Workers complain of human rights violations
When Dung Nguyen left Vietnam to work abroad, the 37-year-old said he’d been assured he would be employed by a German company in Serbia, only to have his passport taken away upon arrival at a Chinese-run factory where conditions were dire.
The situation at the factory and the alleged deception used to lure employees has made headlines in Serbia after Mr. Nguyen and hundreds of other Vietnamese went on strike this week. The strike that started on Wednesday was a rare show of defiance by labourers at a Chinese-backed enterprise in the country.
Beijing has invested billions in Serbia and neighbouring Balkan countries in recent years, hoping to expand its economic footprint in central Europe. Serbia has been quick to cash in on China’s interest, as it seeks to court a range of investors amid the ongoing tug of war between the East and West over influence in the Balkans. But Belgrade has repeatedly been accused of giving Chinese-owned companies a free hand in how they run their operations.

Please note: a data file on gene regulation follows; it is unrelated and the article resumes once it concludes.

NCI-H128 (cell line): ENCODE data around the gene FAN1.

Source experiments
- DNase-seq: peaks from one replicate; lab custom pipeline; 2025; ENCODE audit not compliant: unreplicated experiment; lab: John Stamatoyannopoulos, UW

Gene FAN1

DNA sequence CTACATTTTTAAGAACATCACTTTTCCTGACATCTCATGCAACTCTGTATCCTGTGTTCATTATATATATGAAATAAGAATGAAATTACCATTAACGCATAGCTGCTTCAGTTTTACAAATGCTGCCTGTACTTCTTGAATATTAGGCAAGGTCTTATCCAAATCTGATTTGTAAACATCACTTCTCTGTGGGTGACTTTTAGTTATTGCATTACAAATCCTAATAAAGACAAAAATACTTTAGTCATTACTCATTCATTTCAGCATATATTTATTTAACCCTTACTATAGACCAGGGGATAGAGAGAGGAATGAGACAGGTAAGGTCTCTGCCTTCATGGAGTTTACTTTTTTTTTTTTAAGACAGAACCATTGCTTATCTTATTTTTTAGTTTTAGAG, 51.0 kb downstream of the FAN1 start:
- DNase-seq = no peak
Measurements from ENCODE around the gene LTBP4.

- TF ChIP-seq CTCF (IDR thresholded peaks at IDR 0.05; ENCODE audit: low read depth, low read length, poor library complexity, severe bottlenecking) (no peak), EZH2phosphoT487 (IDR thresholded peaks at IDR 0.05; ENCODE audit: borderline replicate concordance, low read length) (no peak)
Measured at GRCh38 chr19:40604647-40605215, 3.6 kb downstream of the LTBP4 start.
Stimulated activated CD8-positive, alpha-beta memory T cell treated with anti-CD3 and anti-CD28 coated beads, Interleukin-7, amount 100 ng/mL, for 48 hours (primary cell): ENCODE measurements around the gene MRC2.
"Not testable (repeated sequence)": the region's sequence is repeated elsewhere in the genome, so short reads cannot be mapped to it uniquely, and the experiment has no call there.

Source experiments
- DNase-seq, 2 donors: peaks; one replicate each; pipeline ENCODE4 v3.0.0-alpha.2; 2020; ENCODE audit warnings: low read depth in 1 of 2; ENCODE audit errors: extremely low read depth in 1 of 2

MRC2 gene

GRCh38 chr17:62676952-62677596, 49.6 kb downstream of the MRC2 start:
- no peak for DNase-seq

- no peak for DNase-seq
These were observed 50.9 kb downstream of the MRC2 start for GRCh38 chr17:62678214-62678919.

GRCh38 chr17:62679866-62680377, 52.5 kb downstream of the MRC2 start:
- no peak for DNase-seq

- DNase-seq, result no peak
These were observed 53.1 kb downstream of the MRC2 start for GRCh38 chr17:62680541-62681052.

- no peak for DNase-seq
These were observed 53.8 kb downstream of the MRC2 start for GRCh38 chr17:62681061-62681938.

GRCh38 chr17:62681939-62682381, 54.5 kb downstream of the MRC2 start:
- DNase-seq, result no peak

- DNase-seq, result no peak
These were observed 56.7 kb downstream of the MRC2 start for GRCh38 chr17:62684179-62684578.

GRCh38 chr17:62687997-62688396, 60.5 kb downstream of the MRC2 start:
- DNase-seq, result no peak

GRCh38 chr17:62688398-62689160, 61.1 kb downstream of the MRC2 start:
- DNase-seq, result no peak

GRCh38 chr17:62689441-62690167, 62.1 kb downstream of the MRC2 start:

Critics from civil society, human rights groups and in the media say the government has turned a blind eye to environmental concerns and potential human rights violations.
The Vietnamese workers were employed to build a factory for the Chinese tyre company Linglong in the small northern city of Zrenjanin, considered a centrepiece of Beijing-backed investment in Serbia. But according to Nguyen, the living and work conditions were untenable and not what he had been promised. “We are living as if we were in jail… all our passports were kept by the Chinese when we arrived at the airport,” he said in a video message.
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